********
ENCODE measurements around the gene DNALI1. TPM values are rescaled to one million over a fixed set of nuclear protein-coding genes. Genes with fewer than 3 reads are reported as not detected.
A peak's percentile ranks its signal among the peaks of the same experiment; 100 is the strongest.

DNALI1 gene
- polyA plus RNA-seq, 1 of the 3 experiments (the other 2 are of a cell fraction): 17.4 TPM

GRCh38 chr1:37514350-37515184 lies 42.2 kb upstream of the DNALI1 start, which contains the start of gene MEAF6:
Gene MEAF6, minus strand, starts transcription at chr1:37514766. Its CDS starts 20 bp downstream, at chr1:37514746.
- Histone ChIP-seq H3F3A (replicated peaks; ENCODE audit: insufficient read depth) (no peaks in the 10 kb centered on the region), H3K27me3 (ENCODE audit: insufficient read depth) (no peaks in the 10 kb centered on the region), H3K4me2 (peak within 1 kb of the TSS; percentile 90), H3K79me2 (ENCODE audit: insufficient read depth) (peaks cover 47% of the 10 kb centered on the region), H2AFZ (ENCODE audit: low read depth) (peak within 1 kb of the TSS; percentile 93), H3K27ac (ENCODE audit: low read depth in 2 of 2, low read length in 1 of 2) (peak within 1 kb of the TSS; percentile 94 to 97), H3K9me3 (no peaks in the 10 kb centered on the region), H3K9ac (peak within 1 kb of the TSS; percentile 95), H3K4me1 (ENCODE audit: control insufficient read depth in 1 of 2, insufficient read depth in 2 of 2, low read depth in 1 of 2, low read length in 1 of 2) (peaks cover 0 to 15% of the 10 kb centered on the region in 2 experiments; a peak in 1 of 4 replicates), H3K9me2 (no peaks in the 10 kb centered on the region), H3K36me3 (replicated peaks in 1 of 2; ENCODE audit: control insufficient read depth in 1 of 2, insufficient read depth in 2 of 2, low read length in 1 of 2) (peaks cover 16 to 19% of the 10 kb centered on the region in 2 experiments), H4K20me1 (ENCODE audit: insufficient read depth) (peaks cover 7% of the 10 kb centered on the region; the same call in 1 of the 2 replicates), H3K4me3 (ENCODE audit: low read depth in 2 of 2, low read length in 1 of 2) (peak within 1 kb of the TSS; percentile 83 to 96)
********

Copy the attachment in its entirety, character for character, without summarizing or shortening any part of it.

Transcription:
ENCODE measurements around the gene DNALI1. TPM values are rescaled to one million over a fixed set of nuclear protein-coding genes. Genes with fewer than 3 reads are reported as not detected.
A peak's percentile ranks its signal among the peaks of the same experiment; 100 is the strongest.

DNALI1 gene
- polyA plus RNA-seq, 1 of the 3 experiments (the other 2 are of a cell fraction): 17.4 TPM

GRCh38 chr1:37514350-37515184 lies 42.2 kb upstream of the DNALI1 start, which contains the start of gene MEAF6:
Gene MEAF6, minus strand, starts transcription at chr1:37514766. Its CDS starts 20 bp downstream, at chr1:37514746.
- Histone ChIP-seq H3F3A (replicated peaks; ENCODE audit: insufficient read depth) (no peaks in the 10 kb centered on the region), H3K27me3 (ENCODE audit: insufficient read depth) (no peaks in the 10 kb centered on the region), H3K4me2 (peak within 1 kb of the TSS; percentile 90), H3K79me2 (ENCODE audit: insufficient read depth) (peaks cover 47% of the 10 kb centered on the region), H2AFZ (ENCODE audit: low read depth) (peak within 1 kb of the TSS; percentile 93), H3K27ac (ENCODE audit: low read depth in 2 of 2, low read length in 1 of 2) (peak within 1 kb of the TSS; percentile 94 to 97), H3K9me3 (no peaks in the 10 kb centered on the region), H3K9ac (peak within 1 kb of the TSS; percentile 95), H3K4me1 (ENCODE audit: control insufficient read depth in 1 of 2, insufficient read depth in 2 of 2, low read depth in 1 of 2, low read length in 1 of 2) (peaks cover 0 to 15% of the 10 kb centered on the region in 2 experiments; a peak in 1 of 4 replicates), H3K9me2 (no peaks in the 10 kb centered on the region), H3K36me3 (replicated peaks in 1 of 2; ENCODE audit: control insufficient read depth in 1 of 2, insufficient read depth in 2 of 2, low read length in 1 of 2) (peaks cover 16 to 19% of the 10 kb centered on the region in 2 experiments), H4K20me1 (ENCODE audit: insufficient read depth) (peaks cover 7% of the 10 kb centered on the region; the same call in 1 of the 2 replicates), H3K4me3 (ENCODE audit: low read depth in 2 of 2, low read length in 1 of 2) (peak within 1 kb of the TSS; percentile 83 to 96)